For centuries the Orthodox Church was split by theological disputes and heresies; firstly Arianism, which denied the full deity of Jesus claiming that he was created by God, and ‘there was a time when he was not’, and then from the 4th century Monophysitism, the doctrine that Jesus had only one nature, rather than two, divine and human. Finally, in the 5th century, Nestorianism argued against the Virgin Mary being called ‘Mother of God’, claiming she was mother of Christ only in his human aspect. Monophysitism was popular in the monasteries of David-Gareja and it survives as official doctrine of the Armenian Church; however the Georgian Church has followed the official Orthodox line. It was granted autocephaly or self-governing status in about 467; this was abolished in 1811, when authority was transferred to the Moscow patriarchate.

Stalin repressed religion here as elsewhere, but by 1943 he felt he’d broken its back and restored autocephaly. In the post-Stalinist period there was a limited revival in the Church’s fortunes and from 1988 some churches were re-opened. However, it never played the sort of role in the nationalist movement that the Roman Catholic church did in Poland and Lithuania , partly due to its conservative hierarchical nature and its addiction to being allied with authority, and partly due to the Catholicos, Ilya II, having been selected by the KGB.

While the Orthodox Church may seem utterly conservative, many monks are extremely fundamentalist and regard the Catholicos and priests as dangerously liberal. In particular the decision to join the World Council of Churches was seen as virtually heretical (Orthodox doctrine being that there are no other legitimate churches), and Ilya was forced to reverse this. Nevertheless he celebrated the 20th anniversary of the Pope’s election in 1998, and there’s the prospect of a papal visit, which should cause some fireworks. The True Orthodox sect, which also exists in Russia and Greece , is also active here and has links with extreme nationalist groups such as the Zviadists.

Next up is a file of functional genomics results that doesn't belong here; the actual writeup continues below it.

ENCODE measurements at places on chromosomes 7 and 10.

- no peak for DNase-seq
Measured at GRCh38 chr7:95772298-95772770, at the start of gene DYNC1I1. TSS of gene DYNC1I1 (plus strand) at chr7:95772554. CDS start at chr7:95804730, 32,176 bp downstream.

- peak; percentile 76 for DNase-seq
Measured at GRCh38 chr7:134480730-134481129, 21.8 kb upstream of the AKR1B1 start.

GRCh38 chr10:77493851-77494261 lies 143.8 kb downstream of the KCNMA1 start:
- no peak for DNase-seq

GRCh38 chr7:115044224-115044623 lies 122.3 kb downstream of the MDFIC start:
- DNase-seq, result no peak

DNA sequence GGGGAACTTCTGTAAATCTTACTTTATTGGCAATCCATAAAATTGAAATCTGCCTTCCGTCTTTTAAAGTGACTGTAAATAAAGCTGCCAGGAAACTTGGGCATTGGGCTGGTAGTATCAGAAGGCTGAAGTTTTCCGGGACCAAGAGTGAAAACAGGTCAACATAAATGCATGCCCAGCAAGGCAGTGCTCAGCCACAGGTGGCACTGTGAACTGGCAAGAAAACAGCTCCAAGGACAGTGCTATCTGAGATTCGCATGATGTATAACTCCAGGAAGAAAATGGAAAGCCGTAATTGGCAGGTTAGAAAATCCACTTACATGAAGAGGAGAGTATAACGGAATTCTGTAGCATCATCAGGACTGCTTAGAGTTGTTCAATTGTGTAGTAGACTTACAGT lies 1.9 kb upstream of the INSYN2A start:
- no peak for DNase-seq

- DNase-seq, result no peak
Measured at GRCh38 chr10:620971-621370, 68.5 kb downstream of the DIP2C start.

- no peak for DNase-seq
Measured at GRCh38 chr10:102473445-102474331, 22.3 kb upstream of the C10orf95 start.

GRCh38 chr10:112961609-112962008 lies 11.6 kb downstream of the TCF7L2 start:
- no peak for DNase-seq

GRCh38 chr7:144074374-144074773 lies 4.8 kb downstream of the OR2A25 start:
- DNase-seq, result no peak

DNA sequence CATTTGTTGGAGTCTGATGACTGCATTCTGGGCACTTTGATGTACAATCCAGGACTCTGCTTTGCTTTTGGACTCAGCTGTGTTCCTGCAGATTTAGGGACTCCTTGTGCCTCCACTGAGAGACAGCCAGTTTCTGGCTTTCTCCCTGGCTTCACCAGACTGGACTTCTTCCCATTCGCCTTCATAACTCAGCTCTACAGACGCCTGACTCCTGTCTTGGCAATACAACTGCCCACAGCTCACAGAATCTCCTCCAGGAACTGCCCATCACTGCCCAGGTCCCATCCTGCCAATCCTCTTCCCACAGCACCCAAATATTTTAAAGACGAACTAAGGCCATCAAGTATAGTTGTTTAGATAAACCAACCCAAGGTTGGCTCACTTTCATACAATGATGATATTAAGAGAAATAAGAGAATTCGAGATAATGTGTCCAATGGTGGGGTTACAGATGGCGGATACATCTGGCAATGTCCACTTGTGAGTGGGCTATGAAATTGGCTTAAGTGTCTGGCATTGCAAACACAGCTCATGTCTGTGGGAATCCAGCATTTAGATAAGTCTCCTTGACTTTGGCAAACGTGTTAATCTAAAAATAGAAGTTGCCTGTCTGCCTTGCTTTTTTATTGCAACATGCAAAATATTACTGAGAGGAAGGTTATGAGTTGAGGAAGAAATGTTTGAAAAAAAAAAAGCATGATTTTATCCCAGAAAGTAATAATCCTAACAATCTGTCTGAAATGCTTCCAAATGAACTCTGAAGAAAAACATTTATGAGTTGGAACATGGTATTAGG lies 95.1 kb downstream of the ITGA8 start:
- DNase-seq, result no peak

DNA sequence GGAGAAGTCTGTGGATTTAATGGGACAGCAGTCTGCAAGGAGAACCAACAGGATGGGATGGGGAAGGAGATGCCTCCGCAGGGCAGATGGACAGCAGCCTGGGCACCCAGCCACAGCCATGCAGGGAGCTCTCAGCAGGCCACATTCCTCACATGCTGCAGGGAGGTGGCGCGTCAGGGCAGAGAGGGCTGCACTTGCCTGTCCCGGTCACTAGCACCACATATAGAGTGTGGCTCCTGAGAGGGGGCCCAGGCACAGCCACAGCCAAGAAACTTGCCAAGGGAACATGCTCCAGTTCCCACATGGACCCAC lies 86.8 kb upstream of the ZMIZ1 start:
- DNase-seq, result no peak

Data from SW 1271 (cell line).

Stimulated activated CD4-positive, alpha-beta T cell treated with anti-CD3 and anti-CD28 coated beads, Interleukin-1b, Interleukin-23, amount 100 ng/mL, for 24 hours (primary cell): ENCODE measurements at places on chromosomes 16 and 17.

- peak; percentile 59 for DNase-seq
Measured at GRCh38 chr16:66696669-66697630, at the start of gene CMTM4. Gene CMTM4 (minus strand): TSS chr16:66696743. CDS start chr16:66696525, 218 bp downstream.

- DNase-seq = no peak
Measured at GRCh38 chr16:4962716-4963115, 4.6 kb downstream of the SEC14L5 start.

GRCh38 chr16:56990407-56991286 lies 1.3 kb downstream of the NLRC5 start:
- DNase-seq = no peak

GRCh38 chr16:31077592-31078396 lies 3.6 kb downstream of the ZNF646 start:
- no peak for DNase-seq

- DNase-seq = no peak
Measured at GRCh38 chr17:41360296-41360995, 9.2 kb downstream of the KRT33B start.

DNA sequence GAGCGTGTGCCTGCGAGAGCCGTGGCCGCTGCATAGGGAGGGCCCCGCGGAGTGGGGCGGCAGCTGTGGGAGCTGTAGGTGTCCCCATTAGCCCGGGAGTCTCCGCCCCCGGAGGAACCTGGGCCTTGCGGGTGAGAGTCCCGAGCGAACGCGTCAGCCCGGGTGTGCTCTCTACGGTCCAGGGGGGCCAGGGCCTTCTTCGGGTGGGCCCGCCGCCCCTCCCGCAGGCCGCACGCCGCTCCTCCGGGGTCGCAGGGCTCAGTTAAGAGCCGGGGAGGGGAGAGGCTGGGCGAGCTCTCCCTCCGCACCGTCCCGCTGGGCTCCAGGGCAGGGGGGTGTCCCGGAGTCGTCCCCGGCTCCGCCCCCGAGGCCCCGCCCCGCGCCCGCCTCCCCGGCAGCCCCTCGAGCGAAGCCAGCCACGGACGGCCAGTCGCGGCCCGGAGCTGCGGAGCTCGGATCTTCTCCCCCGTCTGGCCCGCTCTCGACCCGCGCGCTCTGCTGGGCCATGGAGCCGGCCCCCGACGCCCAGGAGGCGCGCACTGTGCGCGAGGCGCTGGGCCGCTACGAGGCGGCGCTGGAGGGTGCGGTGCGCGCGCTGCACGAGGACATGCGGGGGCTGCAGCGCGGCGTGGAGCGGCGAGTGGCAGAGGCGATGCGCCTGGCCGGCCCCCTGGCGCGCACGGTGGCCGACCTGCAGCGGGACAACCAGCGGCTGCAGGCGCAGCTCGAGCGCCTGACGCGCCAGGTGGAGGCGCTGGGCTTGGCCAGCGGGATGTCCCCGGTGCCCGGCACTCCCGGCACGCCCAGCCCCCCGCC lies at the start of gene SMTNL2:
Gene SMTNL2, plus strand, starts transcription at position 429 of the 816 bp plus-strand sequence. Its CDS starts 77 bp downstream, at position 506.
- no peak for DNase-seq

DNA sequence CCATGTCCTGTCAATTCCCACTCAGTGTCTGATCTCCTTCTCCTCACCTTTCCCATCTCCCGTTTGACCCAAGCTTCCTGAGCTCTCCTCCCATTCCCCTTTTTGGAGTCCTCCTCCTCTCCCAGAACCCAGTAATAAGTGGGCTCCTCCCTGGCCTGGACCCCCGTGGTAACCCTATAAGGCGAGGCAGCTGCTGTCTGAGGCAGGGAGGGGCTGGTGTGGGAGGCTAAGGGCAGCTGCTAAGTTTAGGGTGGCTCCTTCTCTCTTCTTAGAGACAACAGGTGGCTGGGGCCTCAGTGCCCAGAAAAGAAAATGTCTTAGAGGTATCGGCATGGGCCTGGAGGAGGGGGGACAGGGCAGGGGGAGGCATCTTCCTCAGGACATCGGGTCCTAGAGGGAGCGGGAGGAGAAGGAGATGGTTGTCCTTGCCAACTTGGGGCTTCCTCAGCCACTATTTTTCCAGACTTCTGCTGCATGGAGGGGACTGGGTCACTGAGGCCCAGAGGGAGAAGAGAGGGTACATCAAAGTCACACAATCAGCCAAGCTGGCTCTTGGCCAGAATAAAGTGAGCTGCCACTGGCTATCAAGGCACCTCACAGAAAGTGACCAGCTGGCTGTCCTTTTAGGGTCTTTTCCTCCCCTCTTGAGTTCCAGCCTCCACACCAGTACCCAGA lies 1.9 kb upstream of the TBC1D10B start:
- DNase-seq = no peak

As described above, there are various Muslim communities and a very long- established Jewish presence, with synagogues in Tbilisi , Kutaisi and Batumi . Most of the Kurds are Yezid or openly pagan rather than Muslim, but in fact pagan influences can be found throughout Georgia , and above all in the remoter mountain areas. Decorative motifs are often derived from nature worship, and fertility rites and offerings can be found in many places, notably trees with pieces of cloth tied to the branches, as at a Cornish holy well. This is especially so in Svaneti – see page 173 for more details.

There are also many premature deaths in Svaneti – see page 175 for the elaborate funeral rites there. Georgian cemeteries are usually fenced plots on the edge of the fields, rather than next to a village church; in the west of the country the graves can be very elaborate, often roofed and with benches, and sometimes a family plot will be more like a dacha or summerhouse. Easter in particular is a time for feasting at the graveside. Weddings are also big events in Georgia , traditionally lasting for two or three days, with brain-damaging quantities of alcohol consumed. On summer and autumn Saturdays (the Tbilisoba weekend seems particularly popular in Tbilisi ) you’ll see many convoys of over-excited people rushing to and from churches, hooting and yelling and driving even worse than usual. Women in particular should dress respectfully to enter churches, and are supposed to cover their heads; in Tbilisi there is less need for this.